On View June 23 – December 14, 2018 Hessel Museum of Art
Artists include: Roy Arden, Alex Bag, Art Club 2000, Lutz Bacher, Dennis Balk, Bernadette Corporation, J. St. Bernard, Tom Burr, Moyra Davey, Jimmy DeSana, Jessica Diamond, Stephan Dillemuth, Mark Dion, John Dogg, Andrea Fraser, Peter Fend, Renée Green, Pat de Groot, Mary Heilmann, Susan Hiller, Joan Jonas, John Knight, Jutta Koether, Silvia Kolbowski, John Miller, Simon Leung, Ana Mendieta, Marlene McCarty, Mariko Mori, Mark Morrisroe, Claire Pentecost with the Critical Art Ensemble, Christian Philipp-Müller, Kembra Pfahler, Jack Pierson, Julia Scher, Pieter Schoolwerth, Peter Schuyff, Jason Simon, Jessica Stockholder, Spencer Sweeney, Philip Taaffe, Tishan Hsu, Lincoln Tobier, John Waters, among others.
ANNANDALE-ON-HUDSON, NY May, 2018 – In June 2018, the Center for Curatorial Studies, Bard College (CCS Bard) will present the exhibition The Conditions of Being Art: Pat Hearn Gallery & American Fine Arts, Co. (1983-2004) in the Hessel Museum of Art. This exhibition will be the first in the United States to examine the shared histories, art, and programming activities of Pat Hearn Gallery (PHG) and American Fine Arts, Co., Colin de Land Fine Art. (AFA), whose archives are held at CCS Bard, and which have been the focus of an ongoing research program within the curatorial graduate program, that has included three semester-long courses on the histories of both galleries and involved visits from artists, friends and colleagues of Pat Hearn and Colin de Land. The exhibition will be held from June 23-December 14, 2018 and includes works of art shown at or associated with these galleries by over 40 artists. The exhibition draws upon the archives of each gallery to illuminate their distinctive curatorial practices, significant exhibitions, daily business activities, social worlds, and relationships of artists to art dealers and gallery founders Pat Hearn (1955-2000) and Colin de Land (1955-2003).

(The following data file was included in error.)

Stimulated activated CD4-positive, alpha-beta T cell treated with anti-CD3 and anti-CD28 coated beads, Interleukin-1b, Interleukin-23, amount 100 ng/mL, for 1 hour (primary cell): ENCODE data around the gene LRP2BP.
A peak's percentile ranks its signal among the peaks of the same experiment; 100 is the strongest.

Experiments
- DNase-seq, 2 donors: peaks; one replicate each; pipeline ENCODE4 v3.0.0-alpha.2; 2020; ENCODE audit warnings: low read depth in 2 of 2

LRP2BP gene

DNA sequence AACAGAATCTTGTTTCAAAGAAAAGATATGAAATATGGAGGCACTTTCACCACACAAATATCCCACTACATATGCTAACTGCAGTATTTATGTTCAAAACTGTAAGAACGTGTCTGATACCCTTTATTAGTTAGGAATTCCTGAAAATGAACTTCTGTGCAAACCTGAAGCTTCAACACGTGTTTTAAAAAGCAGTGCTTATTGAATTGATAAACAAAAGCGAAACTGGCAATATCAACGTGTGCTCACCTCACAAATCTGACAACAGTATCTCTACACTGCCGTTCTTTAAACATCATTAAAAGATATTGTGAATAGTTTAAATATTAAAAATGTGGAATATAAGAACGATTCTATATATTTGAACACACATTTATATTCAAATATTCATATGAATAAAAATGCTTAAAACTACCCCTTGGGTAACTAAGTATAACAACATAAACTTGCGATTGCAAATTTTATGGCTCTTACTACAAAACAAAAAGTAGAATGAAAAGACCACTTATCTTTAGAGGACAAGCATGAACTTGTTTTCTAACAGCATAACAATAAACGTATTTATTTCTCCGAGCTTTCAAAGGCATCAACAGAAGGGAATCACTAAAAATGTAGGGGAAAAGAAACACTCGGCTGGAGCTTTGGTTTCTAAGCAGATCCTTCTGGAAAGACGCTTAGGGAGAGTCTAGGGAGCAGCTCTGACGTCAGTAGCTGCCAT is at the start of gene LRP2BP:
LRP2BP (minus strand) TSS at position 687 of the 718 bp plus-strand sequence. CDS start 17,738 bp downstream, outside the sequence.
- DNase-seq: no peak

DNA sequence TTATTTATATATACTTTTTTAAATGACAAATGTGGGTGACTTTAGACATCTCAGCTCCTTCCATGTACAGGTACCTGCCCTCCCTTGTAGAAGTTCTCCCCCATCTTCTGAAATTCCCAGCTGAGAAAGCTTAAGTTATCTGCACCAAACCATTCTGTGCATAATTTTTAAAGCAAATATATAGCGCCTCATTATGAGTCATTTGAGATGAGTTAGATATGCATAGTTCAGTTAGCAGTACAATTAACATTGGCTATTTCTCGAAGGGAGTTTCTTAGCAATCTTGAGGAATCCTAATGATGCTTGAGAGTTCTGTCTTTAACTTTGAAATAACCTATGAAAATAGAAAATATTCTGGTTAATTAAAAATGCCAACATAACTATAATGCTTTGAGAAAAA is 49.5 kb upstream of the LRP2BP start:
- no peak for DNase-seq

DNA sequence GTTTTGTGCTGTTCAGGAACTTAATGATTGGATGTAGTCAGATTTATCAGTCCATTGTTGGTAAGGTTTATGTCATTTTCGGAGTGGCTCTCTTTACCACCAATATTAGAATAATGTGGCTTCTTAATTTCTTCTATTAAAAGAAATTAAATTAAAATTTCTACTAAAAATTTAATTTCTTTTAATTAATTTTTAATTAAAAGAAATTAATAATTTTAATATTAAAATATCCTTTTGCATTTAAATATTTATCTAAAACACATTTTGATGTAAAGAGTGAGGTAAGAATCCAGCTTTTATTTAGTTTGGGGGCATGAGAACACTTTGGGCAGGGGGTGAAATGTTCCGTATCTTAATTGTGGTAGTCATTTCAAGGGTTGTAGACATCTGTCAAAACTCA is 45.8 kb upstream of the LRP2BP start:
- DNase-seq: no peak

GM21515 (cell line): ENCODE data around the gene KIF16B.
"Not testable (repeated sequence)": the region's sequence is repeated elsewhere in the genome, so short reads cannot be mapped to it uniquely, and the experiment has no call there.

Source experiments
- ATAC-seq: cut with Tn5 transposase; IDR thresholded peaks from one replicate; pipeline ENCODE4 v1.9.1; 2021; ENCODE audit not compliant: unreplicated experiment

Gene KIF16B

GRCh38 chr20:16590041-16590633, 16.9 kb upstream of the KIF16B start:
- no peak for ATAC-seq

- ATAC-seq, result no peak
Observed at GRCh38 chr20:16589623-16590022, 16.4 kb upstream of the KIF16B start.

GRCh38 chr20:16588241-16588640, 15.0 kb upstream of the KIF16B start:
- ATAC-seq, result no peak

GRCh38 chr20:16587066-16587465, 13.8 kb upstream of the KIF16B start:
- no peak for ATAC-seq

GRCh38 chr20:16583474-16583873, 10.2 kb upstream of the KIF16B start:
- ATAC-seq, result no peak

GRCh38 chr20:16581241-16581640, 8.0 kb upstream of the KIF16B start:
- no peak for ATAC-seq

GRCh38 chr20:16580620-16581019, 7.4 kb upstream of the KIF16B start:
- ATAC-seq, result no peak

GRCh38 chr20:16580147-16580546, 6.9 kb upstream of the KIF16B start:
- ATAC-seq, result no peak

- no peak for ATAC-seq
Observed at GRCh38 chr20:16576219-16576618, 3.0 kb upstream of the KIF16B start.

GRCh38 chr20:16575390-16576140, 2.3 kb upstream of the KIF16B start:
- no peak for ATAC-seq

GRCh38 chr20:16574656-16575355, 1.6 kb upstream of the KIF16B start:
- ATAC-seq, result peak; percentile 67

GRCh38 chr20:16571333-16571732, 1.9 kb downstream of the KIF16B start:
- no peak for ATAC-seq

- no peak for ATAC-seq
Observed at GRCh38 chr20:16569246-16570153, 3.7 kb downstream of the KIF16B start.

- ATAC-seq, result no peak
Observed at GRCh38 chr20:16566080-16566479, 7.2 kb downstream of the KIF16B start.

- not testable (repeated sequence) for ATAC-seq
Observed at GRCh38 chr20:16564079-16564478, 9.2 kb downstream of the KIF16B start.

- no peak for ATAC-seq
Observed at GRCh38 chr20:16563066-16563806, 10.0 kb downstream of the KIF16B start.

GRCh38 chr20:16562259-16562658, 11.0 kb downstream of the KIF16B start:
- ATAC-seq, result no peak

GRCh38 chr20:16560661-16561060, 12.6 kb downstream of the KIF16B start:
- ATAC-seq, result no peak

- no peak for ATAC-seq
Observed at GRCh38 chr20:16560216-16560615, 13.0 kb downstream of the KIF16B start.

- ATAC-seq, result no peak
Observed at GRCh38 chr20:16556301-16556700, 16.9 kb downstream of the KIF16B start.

The exhibition begins with the opening of the Pat Hearn Gallery in 1983 and concludes with the closure of American Fine Arts, Co. in 2004. The galleries began independently of one another in 1983 and 1986 respectively, and are often discussed and historicized separately. While initially acclaimed for her support of transformations in painting in the 1980s, Hearn was also known for her commitment to queer, feminist politics, and AIDS activism, and valued by artists as a dealer who was an enthusiastic participant and collaborator in their work. Hearn subsequently supported work in video, computing, and practices engaging both exhibition and performing arts contexts, creating new ways of understanding artists’ work. De Land was recognized as both a dealer and an artist working under such collaborative pseudonyms as John Dogg and J. St. Bernard. His gallery simultaneously afforded an experimental space for presenting ideas as well as providing a social venue for artists, writers, collectors to interact and debate, his openness coupled with a critical approach, questioning the grounds on which taste, value, and judgment materialize.